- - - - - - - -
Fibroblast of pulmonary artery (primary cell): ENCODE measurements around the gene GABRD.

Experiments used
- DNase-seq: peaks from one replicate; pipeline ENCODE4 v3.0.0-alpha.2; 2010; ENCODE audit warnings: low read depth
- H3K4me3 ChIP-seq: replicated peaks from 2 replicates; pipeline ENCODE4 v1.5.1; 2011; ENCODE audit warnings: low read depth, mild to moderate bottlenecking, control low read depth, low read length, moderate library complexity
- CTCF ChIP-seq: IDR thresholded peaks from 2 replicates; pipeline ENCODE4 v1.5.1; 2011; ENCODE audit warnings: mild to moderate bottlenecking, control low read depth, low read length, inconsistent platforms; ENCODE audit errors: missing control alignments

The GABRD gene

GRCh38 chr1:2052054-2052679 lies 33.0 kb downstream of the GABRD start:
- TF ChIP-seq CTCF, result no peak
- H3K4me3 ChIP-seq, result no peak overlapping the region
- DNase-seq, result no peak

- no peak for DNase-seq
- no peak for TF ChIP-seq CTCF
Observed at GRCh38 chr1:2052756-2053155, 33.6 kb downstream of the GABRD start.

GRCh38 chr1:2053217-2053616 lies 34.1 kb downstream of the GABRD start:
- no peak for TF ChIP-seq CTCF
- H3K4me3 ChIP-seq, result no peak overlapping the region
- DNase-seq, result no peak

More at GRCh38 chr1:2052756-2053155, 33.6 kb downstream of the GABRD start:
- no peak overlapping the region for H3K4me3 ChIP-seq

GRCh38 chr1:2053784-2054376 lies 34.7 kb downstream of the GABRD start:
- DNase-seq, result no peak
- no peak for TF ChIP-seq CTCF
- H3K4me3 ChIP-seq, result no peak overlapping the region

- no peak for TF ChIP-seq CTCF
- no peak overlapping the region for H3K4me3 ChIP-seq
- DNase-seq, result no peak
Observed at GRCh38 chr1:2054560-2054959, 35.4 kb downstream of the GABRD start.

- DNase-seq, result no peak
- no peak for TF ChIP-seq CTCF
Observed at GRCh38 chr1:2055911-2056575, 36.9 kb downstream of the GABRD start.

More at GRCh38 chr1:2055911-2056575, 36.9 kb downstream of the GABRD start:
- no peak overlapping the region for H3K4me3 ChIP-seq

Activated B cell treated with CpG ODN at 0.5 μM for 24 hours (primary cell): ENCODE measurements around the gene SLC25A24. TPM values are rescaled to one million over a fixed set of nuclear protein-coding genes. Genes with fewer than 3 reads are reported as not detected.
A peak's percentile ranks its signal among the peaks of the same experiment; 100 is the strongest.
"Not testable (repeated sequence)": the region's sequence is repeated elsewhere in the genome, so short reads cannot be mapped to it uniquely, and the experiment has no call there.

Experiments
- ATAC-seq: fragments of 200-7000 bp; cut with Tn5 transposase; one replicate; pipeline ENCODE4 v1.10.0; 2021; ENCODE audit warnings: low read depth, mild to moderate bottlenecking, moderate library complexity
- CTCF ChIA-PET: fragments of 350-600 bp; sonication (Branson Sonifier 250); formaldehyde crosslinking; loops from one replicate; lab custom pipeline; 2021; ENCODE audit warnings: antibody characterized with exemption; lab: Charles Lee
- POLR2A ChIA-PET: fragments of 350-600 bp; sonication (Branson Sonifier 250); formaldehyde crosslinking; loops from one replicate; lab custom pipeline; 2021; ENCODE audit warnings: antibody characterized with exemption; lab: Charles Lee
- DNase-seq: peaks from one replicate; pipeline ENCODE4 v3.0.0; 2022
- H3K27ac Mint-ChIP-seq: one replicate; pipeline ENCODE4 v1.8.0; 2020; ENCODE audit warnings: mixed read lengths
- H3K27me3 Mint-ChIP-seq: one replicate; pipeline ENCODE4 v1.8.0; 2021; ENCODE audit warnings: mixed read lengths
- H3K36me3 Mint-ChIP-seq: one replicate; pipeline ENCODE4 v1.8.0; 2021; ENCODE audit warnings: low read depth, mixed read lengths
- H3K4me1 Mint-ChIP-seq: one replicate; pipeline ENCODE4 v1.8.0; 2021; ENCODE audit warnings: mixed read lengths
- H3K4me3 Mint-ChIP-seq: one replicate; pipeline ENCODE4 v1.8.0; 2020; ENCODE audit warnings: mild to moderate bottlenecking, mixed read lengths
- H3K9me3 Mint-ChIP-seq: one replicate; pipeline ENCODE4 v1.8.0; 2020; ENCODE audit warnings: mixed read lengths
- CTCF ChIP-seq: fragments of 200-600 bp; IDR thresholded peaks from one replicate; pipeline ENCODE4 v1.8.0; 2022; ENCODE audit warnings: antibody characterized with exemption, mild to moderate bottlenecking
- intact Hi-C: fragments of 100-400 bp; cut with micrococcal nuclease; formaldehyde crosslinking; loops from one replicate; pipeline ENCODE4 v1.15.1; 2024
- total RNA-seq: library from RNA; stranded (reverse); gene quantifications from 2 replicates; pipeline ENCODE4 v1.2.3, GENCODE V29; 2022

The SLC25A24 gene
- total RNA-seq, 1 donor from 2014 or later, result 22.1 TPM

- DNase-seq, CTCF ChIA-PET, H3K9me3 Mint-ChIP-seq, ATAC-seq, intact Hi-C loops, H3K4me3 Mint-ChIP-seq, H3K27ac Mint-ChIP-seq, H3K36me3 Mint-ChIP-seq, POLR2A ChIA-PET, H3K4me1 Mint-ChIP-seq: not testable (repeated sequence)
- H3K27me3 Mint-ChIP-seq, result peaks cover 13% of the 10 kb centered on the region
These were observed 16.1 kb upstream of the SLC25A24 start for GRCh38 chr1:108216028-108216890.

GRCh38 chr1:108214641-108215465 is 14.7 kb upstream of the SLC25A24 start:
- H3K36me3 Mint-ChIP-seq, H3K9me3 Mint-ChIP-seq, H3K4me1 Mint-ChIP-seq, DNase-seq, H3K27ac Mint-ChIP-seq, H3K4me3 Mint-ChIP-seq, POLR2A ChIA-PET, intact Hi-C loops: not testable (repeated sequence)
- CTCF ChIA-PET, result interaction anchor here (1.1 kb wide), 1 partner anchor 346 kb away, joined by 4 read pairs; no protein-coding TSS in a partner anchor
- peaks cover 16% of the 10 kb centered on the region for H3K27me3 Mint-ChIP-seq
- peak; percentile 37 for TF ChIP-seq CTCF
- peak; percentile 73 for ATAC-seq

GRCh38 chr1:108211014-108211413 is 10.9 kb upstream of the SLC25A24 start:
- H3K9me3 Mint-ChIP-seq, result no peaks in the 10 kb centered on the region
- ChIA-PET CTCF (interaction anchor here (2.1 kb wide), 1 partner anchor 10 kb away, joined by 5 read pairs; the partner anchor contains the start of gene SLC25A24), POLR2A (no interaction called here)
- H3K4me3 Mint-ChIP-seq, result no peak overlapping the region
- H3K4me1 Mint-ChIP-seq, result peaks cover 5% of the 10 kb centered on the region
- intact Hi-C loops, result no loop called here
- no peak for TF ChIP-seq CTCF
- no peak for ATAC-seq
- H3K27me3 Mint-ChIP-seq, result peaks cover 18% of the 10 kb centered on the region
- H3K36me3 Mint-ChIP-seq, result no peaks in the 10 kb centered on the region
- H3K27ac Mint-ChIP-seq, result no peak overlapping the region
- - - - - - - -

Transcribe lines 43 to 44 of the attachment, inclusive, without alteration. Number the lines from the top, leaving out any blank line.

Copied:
- H3K36me3 Mint-ChIP-seq: one replicate; pipeline ENCODE4 v1.8.0; 2021; ENCODE audit warnings: low read depth, mixed read lengths
- H3K4me1 Mint-ChIP-seq: one replicate; pipeline ENCODE4 v1.8.0; 2021; ENCODE audit warnings: mixed read lengths